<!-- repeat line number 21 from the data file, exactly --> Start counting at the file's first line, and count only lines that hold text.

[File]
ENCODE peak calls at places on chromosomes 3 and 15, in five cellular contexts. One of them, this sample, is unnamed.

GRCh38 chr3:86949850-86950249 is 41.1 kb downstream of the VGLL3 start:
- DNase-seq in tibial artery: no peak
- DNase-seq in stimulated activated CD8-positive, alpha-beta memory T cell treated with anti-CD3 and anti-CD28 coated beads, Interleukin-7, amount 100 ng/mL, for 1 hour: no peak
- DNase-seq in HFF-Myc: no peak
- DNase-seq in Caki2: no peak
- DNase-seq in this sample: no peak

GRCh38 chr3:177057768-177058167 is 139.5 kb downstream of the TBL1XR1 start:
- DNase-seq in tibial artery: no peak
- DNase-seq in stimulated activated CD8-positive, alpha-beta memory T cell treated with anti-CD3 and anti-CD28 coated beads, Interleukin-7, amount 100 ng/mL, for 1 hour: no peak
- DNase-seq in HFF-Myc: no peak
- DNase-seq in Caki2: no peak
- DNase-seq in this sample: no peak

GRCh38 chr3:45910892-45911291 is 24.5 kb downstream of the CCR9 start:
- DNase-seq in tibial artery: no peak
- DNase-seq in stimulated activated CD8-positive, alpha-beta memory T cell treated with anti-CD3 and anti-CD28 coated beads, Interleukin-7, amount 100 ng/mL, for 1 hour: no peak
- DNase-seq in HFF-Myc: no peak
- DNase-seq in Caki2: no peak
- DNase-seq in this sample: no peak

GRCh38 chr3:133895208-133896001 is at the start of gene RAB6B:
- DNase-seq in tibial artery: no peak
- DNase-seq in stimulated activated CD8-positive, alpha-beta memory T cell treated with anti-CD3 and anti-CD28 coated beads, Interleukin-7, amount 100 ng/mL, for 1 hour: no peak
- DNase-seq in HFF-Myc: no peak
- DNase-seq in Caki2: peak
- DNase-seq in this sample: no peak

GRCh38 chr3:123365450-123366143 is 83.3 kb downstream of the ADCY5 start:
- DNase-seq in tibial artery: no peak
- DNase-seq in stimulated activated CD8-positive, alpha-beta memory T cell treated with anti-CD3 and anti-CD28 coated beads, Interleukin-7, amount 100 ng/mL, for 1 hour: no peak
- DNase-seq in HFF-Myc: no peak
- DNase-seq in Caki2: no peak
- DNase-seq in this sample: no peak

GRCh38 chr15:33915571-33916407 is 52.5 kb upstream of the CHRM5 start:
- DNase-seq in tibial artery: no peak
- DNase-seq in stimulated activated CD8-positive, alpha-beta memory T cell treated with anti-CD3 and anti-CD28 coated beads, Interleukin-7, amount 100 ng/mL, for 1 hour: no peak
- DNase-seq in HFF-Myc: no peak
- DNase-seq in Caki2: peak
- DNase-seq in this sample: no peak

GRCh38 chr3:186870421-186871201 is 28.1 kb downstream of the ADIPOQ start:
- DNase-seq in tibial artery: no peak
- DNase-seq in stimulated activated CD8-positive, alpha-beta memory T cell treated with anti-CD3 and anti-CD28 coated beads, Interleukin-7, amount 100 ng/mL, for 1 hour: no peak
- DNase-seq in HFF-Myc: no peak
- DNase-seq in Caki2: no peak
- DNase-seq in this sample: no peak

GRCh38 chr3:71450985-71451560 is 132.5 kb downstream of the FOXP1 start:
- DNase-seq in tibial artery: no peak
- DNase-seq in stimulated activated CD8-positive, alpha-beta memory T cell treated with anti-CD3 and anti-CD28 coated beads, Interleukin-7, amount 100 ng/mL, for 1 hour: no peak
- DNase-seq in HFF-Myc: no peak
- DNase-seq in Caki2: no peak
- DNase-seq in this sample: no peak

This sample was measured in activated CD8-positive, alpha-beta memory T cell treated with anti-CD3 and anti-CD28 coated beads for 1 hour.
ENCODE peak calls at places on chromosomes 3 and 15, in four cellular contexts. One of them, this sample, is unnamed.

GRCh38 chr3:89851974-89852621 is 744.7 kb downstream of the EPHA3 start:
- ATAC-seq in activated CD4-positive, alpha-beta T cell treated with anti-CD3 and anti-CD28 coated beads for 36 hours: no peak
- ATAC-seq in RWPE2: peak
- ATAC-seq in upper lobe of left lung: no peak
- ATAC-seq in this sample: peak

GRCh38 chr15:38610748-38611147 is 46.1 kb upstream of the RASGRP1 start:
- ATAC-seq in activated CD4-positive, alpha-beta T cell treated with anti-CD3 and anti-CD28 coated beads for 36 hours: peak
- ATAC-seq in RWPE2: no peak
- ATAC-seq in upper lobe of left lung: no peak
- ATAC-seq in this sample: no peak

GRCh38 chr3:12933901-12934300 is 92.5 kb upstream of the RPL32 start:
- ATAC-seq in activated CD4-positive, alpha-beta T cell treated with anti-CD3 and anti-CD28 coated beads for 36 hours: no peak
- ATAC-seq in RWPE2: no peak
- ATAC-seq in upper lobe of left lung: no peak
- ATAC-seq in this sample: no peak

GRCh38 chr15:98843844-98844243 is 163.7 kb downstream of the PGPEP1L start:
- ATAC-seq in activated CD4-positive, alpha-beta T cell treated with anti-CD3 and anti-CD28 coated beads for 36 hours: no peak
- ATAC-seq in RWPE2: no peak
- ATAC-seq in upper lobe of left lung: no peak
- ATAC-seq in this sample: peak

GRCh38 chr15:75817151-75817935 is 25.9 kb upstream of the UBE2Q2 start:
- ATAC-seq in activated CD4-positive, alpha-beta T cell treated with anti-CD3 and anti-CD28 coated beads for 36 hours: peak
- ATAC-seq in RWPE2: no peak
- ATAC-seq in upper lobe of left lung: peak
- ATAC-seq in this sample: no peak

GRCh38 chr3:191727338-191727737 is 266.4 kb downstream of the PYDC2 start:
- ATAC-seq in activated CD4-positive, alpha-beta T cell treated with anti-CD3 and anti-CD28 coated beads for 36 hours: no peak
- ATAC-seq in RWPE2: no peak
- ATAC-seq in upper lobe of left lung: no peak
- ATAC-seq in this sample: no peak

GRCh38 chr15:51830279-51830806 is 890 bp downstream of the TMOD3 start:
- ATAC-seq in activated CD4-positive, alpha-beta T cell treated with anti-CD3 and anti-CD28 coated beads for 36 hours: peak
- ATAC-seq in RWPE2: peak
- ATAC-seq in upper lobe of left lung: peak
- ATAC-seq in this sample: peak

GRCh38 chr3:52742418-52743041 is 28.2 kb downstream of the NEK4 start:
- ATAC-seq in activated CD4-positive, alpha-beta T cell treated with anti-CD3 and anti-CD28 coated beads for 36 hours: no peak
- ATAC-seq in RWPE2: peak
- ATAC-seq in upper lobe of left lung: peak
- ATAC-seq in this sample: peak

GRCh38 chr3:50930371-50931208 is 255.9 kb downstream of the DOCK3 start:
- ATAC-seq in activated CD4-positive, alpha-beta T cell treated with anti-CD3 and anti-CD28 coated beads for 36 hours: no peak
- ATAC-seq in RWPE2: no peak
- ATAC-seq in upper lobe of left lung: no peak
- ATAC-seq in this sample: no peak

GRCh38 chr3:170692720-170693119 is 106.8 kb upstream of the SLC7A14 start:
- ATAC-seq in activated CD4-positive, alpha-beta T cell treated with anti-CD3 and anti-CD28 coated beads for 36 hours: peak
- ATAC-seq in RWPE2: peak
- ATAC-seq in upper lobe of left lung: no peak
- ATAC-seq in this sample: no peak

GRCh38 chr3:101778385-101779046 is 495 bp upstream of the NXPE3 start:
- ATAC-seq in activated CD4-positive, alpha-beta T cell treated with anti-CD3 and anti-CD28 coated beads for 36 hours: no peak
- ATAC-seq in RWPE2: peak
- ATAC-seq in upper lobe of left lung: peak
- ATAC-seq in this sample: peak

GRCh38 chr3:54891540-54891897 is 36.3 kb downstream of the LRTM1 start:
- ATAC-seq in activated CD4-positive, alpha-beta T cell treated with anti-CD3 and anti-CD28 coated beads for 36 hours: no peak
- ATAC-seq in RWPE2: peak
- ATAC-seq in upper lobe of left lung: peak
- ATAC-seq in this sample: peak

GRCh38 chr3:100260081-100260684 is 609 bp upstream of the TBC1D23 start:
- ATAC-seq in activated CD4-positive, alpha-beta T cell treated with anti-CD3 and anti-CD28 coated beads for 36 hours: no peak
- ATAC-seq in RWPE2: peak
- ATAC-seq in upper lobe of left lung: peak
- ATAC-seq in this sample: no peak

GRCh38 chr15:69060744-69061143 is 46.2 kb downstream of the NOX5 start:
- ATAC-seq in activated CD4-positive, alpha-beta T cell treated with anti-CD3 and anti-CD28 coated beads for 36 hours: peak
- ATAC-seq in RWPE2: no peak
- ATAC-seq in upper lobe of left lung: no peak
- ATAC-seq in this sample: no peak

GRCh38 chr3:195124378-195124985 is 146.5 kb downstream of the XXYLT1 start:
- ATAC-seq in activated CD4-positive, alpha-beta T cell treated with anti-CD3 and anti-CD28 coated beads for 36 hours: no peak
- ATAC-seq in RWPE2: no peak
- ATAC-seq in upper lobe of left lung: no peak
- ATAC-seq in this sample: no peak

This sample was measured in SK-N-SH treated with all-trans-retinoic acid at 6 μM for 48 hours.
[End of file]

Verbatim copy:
- DNase-seq in tibial artery: no peak